It's Not an Individual Staffing Issue But a Collective Workplace Challenge

Denise

It's Not an Individual Staffing Issue But a Collective Workplace Challenge

Denise
On June 2, we convened for our Caregiving and the Workplace Summit in Chicago. At our Summit, we took a closer look at these questions:

  • How does an employee who cares for a family member with a chronic illness or injury (such as a parent, spouse, grandparent, child) keep his or her career on tract?

  • How does the workplace remain productive and profitable when employees also manage an intensely personal experience like caregiving?


Cali Williams Yost


Our day began with a presentation from Cali Williams Yost, CEO and Founder of Flex+Strategy Group & Work+Life Fit Inc., and author of TWEAK IT: Make What Matters to You Happen Every Day. Cali framed the issues for us, sharing a compelling combination of research and her real-world experiences within workplaces helping employees find their fit between work and life, including a life that includes caregiving responsibilities.

After Cali, we heard from three panel discussions, including:

The Working Family Caregiver’s Perspective with

  • Diane Glittenberg, working family caregiver for her mother

  • Darien Hallagan, who quit two jobs while caring for his father

  • Casandra Porter, working family caregiver for her husband

  • Geri Lynn Baumblatt, moderator and working family caregiver for her mother


The Employer's Perspective Panel Discussion


The Employer’s Perspective with

  • Anne Tumlinson, founder of Daughterhood

  • Sharon Toth, Corporate Accounting Manager at Bi-Link

  • Denise Bosh, family caregiver for her mom and co-owner, Blown Away The Salon

  • Denise Brown, Founder, Caregiving.com, working family caregiver and panel moderator


Can We Create Best Practices? with

  • Matthew Brown, J.D., Jackson Lewis P.C.

  • Pat O’Dea-Evans, MS, RN, LCPC, CCM, Director, Post-Acute Network SNF Program, Advocate Health ACO Administration

  • Amy Goyer, working family caregiver, AARP caregiving expert for AARP and author of Juggling Life, Work and Caregiving

  • Linda Kunicki, former working family caregiver and Community Liaison, BrightStar Care® of Chicago and La Grange

  • Carol Zindler, Vice President, Client Experience, caremerge, and panel moderator


Best Practices Panel Discussion


As I look back on our Summit conversations, I realize that employers and managers often mistake the caregiving challenge in the workplace to simply be a staffing issue. Meaning, they feel the impact of an employee's caregiving responsibilities in terms of how much time off that employee needs. They see the issue through the staffing lens -- filling and covering shifts, finding coverage for an absent employee. They haven't connected the dots from an individual staffing issue to a collective workforce issue. They haven't stepped back to look at the issue from a greater perspective: Some day in the near future, so many employees will face caregiving issues that it could become a problem for the business.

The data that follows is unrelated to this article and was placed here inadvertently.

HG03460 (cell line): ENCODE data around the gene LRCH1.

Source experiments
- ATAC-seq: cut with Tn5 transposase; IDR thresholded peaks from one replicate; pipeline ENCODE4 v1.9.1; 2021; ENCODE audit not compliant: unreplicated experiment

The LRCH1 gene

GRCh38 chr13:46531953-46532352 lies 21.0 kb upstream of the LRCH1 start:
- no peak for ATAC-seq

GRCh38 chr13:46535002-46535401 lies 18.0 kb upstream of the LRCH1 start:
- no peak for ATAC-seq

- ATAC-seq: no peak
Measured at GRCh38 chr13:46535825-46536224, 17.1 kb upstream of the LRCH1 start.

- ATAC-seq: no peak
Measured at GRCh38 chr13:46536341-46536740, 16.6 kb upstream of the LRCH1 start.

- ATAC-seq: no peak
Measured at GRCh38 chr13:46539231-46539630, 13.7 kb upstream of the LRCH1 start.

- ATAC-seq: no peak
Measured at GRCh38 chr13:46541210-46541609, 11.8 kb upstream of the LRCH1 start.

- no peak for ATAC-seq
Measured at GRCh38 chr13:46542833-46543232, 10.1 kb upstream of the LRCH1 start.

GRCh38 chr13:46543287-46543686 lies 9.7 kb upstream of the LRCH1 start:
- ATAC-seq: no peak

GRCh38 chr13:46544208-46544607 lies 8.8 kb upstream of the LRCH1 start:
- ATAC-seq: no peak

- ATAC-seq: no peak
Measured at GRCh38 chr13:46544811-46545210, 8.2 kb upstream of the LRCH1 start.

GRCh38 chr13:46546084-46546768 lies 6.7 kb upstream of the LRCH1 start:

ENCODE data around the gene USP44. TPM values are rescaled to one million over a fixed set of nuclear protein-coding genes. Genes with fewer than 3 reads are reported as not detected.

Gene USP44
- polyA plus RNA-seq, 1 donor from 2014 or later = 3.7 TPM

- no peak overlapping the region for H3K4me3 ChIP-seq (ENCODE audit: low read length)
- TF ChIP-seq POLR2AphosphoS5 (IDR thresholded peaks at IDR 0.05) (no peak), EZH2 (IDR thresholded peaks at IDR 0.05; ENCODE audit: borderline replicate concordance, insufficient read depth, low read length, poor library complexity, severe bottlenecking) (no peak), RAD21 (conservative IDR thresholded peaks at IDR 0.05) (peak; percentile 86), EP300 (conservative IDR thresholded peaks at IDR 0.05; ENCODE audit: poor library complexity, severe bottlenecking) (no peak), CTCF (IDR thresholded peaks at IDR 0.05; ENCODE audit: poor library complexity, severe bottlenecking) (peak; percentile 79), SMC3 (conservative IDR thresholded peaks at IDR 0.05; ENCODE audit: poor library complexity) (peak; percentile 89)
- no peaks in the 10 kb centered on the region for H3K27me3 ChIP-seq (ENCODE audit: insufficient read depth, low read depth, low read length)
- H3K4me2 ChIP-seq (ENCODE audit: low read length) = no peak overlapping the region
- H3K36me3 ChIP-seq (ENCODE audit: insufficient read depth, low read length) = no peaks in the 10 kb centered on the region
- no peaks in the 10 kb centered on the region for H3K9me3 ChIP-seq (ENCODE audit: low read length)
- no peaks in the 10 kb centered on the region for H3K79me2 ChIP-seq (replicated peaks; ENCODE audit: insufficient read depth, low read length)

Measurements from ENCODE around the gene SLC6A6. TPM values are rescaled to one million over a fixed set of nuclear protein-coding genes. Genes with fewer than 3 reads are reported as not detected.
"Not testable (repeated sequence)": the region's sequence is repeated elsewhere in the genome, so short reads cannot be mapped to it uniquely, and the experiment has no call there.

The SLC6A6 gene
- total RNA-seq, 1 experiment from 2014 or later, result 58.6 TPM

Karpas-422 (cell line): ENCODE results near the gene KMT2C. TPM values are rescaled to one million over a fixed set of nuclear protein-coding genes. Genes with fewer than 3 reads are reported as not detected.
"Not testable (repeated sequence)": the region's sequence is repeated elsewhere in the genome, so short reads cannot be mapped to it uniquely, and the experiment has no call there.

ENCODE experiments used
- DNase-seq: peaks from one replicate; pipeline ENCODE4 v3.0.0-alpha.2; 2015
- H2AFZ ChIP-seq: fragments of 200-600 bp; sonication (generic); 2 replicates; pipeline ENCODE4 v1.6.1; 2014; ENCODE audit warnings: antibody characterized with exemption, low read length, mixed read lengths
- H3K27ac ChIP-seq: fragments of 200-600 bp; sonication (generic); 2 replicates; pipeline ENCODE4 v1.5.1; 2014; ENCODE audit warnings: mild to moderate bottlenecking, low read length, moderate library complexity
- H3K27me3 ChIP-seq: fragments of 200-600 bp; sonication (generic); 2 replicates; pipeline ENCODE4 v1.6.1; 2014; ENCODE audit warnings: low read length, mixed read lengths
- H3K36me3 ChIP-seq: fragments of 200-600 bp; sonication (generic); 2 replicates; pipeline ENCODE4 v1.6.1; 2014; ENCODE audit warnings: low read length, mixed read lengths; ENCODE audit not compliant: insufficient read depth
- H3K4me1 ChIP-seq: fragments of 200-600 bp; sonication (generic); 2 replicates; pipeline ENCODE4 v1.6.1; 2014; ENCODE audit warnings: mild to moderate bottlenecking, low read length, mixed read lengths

In a 2014 blog post, Full Homes, Empty Cubes, I wrote:

Caregiving, we know, doesn’t exist within a schedule. We don’t just provide care from 6 a.m. and 8 a.m. and then head off to work to be fully presented in our jobs. And, yet, our work does exist within a schedule and a schedule that extends into longer hours. Caregiving is a 24/7 job. More and more, our work is becoming a 60-hour-a-week commitment. How do we do both? Caregiving requires flexibility and yet work demands we stay on task.


When employers only see the issue as a one-off staffing issue they miss the true problem -- a growing challenge in the workforce of employees trying to be available for a family member with a chronic illness. They also miss that the challenge is not just one incident; because caregiving can last a decade or longer, the employee's staffing issue will be an issue that happens frequently over an extended period of time. More and more employees will be caring for a family member and using the Family Medical Leave Act and their paid time off to manage those caregiving responsibilities. When a significant percentage of employees head to the hospital rather than the office, how will the employer continue its business?

Working family caregivers, though, are adjusting. Consider Diane Glittenberg, a Certified Caregiving Consultant and Certified Caregiving Consultant, who re-created her career after losing her job because of caregiving responsibilities. During our Summit, she shared how she now works two part-time jobs and began a business to help family caregivers. Other panelists agreed: They looked to work in corporate cultures that understood their caregiving responsibilities and allowed them to succeed in their jobs.

It's not one employee becoming a problem. It's a workforce trying to be two places at the same time. And, when a family member is critically ill, our work shifts to caregiving.

Employers who understand that our personal lives will change our professional life will benefit with a loyal, committed, dedicated workforce. Those employers who overlook this significant change will be running to catch up.

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Archive Access
Interested in learning more about how caregiving experiences impact the workplace? You can purchase access to watch Caregiving and the Workplace Summit event via the widget, below. In addition, you can earn 4 CEUs or PDCs for:

  • Certified Caregiving Consultants

  • Certified Caregiving Educators

  • Certified Dementia Practitioner®

  • Certified Senior Advisors

  • SHRM-CPSM or SHRM-SCPSM

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